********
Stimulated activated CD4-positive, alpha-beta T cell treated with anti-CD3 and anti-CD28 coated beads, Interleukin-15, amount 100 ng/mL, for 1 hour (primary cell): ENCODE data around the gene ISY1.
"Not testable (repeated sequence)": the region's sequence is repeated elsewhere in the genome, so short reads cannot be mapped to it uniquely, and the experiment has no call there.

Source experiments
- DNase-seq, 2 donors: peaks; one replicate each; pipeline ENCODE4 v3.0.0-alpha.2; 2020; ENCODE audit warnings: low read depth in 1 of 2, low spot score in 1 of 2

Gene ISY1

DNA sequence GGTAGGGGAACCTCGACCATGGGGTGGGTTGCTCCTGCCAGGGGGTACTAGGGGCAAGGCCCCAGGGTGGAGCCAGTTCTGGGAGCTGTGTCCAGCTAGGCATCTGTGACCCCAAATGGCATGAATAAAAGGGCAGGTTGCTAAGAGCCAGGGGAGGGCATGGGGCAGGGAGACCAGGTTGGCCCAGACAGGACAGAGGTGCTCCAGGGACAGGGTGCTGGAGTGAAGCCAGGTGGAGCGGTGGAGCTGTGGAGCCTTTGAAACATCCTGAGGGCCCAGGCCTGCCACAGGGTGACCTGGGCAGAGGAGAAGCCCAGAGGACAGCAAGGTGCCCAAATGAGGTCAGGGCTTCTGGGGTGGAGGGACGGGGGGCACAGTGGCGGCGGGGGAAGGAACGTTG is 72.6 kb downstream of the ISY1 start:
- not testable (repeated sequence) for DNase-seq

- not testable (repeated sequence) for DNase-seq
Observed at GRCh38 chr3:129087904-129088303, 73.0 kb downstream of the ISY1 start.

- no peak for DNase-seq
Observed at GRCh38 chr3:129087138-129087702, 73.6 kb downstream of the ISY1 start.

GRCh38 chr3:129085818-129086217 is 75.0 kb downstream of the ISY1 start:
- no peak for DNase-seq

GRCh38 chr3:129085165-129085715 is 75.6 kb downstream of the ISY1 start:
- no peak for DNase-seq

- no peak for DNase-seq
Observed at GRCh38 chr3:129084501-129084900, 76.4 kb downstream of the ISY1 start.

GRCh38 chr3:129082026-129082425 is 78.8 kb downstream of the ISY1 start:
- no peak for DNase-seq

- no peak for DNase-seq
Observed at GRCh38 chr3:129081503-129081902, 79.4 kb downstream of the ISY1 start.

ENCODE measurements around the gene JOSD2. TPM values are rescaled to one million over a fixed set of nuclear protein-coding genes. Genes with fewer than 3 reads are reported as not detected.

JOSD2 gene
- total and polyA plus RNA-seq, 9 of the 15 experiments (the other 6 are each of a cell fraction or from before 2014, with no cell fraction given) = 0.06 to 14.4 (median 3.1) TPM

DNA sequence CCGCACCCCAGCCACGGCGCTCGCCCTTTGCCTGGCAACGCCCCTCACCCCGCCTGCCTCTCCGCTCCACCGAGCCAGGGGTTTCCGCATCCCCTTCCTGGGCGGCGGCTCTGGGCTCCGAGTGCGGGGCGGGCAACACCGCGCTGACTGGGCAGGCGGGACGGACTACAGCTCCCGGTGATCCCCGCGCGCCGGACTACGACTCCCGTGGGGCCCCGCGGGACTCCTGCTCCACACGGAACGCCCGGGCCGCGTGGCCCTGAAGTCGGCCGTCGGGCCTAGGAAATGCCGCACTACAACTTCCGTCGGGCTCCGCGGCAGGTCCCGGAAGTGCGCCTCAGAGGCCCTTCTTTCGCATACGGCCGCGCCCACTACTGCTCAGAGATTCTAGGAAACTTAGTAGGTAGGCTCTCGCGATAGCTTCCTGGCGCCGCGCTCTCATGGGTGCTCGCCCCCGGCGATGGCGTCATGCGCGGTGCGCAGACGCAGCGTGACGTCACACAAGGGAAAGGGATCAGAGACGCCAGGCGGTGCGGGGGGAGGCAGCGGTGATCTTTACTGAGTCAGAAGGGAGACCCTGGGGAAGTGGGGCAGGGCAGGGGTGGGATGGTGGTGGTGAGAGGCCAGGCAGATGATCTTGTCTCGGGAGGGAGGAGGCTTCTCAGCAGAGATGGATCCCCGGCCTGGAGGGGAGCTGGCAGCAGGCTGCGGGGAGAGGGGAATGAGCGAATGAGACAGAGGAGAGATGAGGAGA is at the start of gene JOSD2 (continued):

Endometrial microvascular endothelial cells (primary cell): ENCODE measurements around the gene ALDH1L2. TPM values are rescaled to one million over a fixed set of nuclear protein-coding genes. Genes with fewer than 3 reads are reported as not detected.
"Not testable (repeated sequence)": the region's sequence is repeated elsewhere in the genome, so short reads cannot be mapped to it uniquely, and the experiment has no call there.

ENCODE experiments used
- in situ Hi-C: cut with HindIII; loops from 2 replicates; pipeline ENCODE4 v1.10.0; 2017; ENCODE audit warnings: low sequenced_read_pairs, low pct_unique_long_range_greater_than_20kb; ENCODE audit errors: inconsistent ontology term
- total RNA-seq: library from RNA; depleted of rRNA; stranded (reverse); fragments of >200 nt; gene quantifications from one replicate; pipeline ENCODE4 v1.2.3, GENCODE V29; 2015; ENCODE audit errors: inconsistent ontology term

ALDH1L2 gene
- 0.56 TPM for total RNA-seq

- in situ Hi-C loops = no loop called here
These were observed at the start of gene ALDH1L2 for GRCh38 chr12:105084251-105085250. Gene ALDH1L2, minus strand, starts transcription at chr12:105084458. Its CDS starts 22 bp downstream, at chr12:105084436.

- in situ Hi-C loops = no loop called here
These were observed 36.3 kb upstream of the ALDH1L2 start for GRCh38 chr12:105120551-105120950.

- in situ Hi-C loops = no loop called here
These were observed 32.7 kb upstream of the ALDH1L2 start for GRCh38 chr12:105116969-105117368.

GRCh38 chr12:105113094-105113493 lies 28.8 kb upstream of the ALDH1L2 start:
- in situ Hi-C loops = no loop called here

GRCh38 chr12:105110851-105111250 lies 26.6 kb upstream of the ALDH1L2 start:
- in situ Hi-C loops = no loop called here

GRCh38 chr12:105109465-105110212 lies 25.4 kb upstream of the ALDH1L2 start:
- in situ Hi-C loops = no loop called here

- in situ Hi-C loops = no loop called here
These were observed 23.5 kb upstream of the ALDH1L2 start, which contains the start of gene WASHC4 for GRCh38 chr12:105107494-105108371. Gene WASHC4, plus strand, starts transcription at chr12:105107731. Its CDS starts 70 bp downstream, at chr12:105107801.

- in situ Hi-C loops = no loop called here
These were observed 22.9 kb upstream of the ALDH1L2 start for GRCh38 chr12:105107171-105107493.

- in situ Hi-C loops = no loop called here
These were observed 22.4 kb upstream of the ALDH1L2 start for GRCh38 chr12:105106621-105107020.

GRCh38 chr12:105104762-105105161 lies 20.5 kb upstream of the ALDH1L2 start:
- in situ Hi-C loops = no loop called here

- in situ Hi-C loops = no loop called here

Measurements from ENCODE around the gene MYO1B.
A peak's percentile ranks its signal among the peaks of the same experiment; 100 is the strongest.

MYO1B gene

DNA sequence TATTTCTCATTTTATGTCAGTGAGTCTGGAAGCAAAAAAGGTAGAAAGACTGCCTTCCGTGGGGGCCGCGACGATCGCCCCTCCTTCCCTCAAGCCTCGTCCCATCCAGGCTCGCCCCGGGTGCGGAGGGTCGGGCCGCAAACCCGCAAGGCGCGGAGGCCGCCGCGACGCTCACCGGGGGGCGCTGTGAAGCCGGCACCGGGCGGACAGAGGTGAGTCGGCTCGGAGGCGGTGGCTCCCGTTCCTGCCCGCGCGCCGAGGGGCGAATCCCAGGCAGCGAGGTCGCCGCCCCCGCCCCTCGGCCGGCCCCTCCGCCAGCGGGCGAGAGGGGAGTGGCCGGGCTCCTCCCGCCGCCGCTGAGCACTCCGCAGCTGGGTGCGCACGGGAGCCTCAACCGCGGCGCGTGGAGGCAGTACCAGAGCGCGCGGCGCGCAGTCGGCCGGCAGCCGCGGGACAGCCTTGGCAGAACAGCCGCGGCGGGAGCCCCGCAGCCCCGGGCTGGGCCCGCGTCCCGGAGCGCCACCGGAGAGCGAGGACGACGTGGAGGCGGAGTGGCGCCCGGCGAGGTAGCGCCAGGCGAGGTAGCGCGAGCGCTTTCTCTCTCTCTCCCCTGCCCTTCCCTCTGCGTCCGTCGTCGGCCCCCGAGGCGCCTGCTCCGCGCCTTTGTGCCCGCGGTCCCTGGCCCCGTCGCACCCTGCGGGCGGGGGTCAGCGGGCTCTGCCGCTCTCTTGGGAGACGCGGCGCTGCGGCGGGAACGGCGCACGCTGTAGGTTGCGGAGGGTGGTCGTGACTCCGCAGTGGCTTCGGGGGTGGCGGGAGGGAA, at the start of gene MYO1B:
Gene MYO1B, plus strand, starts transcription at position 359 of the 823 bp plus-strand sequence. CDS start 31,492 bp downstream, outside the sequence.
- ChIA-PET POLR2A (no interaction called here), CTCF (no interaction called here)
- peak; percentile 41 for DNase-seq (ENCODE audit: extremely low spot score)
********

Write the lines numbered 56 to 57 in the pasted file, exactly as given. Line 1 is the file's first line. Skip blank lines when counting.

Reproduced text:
MYO1B gene

DNA sequence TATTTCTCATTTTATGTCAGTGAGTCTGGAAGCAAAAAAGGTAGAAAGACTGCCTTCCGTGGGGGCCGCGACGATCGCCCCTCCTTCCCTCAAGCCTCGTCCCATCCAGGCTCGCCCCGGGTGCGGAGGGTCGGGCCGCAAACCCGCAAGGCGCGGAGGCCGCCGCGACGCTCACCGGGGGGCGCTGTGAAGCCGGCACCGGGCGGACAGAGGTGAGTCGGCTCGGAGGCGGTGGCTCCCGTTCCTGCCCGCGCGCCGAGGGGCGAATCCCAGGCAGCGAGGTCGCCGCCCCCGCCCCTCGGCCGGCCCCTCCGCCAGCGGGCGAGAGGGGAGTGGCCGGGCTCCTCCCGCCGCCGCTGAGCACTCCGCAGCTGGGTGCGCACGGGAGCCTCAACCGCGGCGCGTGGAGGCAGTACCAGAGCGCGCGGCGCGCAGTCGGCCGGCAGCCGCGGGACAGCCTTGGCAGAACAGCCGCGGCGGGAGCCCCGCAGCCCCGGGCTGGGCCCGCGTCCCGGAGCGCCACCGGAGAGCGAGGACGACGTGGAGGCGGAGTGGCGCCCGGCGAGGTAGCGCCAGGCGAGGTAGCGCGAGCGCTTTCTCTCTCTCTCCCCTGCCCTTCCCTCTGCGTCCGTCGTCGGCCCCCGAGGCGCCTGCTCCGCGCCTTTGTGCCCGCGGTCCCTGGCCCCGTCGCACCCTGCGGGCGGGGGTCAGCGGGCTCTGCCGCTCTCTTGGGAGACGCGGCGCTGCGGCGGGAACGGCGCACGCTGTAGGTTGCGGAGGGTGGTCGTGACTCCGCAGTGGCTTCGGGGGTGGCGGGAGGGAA, at the start of gene MYO1B: